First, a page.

The Curiosity Rover — that people-mover sized robot roving around Mars right now — has reportedly just "found something", according to the boffins at NASA, and while the administration won't confirm what it is just yet, they think it's going to be "one for the history books". OH GOD WHAT IS IT?!
NPR reports that one of the Curiosity's on-board instruments has found something "really interesting". That instrument is specifically the chemical lab that analyses the composition of the Martian surface. Specifically:
The exciting results are coming from an instrument in the rover called SAM. "We're getting data from SAM as we sit here and speak, and the data looks really interesting," John Grotzinger, the principal investigator for the rover mission, says during my visit last week to his office at NASA's Jet Propulsion Laboratory in Pasadena, Calif. That's where data from SAM first arrive on Earth. "The science team is busily chewing away on it as it comes down," says Grotzinger.
SAM is a kind of miniature chemistry lab. Put a sample of Martian soil or rock or even air inside SAM, and it will tell you what the sample is made of.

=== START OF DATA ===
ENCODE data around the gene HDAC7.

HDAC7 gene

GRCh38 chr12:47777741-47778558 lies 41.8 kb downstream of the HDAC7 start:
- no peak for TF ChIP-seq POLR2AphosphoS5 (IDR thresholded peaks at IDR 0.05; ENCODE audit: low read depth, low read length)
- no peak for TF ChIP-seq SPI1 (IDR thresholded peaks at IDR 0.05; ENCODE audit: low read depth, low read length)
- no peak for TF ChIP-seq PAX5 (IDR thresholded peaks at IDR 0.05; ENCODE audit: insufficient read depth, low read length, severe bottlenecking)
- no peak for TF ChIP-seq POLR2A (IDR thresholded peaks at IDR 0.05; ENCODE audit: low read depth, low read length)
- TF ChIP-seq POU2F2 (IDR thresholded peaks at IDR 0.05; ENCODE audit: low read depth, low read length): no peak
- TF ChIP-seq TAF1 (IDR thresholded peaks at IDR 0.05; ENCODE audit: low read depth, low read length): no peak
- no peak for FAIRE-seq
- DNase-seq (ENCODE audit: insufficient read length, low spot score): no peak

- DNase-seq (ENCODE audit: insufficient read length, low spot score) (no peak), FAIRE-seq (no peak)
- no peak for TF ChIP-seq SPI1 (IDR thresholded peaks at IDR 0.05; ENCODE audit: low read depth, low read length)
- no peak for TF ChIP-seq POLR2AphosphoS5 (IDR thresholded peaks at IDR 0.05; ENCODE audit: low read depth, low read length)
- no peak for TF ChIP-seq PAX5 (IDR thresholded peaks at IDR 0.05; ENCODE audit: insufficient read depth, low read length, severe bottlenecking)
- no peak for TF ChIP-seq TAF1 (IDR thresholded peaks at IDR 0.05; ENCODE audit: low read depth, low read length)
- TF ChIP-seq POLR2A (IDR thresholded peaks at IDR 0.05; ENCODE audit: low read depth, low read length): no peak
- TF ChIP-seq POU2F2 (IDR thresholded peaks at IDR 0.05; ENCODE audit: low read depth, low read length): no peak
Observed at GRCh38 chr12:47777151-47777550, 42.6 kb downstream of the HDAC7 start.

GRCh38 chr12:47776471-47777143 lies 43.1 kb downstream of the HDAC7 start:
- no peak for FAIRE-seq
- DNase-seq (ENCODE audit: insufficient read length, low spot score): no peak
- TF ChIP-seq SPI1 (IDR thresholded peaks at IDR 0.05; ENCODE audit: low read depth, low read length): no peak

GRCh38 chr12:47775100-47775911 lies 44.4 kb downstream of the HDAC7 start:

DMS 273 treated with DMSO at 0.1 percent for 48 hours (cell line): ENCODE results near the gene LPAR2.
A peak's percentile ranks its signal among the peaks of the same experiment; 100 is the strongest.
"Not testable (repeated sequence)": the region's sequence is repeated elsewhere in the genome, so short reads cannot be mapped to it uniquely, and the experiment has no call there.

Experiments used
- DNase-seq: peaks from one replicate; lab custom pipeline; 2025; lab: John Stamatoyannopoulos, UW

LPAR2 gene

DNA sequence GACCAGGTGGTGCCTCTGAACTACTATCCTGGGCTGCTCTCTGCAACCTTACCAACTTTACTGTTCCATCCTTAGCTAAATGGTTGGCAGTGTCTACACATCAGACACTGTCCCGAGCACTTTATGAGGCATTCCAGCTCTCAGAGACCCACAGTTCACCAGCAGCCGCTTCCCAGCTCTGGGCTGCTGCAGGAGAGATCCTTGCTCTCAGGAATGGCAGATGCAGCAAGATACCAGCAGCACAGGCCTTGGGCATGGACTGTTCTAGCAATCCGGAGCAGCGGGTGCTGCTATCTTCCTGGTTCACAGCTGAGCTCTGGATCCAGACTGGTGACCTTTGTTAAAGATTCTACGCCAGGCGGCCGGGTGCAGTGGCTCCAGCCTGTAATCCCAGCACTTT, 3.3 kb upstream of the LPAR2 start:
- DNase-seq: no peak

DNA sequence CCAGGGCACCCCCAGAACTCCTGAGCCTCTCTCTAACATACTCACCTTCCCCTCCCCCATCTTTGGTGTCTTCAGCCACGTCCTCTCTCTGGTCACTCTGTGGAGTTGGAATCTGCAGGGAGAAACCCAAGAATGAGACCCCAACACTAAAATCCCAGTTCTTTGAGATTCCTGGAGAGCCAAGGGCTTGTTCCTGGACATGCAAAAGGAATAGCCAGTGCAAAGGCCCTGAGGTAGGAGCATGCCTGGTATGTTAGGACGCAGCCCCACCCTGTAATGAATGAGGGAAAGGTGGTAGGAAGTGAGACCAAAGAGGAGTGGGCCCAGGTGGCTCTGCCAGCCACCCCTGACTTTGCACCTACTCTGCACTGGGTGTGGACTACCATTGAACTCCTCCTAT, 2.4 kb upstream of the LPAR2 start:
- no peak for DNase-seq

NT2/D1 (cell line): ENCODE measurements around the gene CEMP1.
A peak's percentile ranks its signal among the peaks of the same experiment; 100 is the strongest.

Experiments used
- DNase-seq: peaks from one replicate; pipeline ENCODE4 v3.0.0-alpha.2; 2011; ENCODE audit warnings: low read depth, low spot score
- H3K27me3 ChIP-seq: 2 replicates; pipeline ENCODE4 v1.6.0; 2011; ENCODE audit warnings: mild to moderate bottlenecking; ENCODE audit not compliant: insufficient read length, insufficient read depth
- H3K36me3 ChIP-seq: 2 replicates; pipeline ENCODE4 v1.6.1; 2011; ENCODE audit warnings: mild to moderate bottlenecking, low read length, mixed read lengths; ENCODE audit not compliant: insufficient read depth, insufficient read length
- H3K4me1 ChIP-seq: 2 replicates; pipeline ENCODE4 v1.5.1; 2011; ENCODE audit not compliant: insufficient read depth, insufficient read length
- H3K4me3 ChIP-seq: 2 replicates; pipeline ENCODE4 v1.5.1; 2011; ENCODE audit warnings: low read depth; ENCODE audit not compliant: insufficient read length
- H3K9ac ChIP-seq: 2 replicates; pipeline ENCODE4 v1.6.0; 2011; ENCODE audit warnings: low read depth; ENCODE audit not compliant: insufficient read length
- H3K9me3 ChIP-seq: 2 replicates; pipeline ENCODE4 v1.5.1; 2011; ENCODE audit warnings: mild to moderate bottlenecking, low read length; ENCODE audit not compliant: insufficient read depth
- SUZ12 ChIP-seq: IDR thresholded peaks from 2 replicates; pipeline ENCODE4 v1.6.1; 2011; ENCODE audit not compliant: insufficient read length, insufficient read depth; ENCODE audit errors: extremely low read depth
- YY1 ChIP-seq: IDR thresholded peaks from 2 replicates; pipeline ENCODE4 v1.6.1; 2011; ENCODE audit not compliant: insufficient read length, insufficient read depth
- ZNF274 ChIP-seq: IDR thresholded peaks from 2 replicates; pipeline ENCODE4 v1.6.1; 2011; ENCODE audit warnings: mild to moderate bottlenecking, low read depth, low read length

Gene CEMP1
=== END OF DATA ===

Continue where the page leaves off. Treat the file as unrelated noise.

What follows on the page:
Grotzinger says they recently put a soil sample in SAM, and the analysis shows something earthshaking. "This data is gonna be one for the history books. It's looking really good," he says.
Whatever could it be? Confirmation that there was — or still is — water on the surface of Mars? Indications that a civilisation used to live there? Remnants of a cheeseburger? Proof that Kim Kardashian isn't actually from here?
NASA and the scientists from the Jet Propulsion Lab are doing their sums really carefully on this one, so they can't tell us what it is until they're absolutely sure. When we do find out what it is, though, I hope it's amazing.
What do you think it is? [NPR]